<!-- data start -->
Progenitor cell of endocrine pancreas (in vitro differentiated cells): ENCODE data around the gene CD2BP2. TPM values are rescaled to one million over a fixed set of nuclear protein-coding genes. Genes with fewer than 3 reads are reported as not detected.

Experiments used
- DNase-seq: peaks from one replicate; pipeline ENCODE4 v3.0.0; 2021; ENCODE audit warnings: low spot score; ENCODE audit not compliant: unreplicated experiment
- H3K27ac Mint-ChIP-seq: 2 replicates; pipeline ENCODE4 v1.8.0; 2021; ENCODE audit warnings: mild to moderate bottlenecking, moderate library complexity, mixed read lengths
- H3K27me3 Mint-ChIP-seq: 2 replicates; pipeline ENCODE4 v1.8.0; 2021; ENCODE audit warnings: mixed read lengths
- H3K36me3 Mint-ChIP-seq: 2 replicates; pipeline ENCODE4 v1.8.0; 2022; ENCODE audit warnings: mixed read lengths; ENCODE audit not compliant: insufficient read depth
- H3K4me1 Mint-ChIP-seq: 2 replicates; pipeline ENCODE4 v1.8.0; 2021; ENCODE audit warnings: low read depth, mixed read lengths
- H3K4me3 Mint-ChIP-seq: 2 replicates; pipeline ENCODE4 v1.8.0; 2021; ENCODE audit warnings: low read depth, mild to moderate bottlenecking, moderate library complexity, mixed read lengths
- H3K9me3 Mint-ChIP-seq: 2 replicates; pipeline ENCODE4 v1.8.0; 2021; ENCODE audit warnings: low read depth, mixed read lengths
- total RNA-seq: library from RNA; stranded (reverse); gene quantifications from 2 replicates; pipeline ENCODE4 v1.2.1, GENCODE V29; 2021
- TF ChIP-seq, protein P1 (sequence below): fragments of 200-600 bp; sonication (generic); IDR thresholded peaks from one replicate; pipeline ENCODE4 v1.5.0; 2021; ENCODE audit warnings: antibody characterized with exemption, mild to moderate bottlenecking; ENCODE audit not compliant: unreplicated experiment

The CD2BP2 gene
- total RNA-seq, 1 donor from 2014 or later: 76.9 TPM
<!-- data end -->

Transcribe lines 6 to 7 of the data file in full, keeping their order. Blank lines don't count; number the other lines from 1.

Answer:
- H3K36me3 Mint-ChIP-seq: 2 replicates; pipeline ENCODE4 v1.8.0; 2022; ENCODE audit warnings: mixed read lengths; ENCODE audit not compliant: insufficient read depth
- H3K4me1 Mint-ChIP-seq: 2 replicates; pipeline ENCODE4 v1.8.0; 2021; ENCODE audit warnings: low read depth, mixed read lengths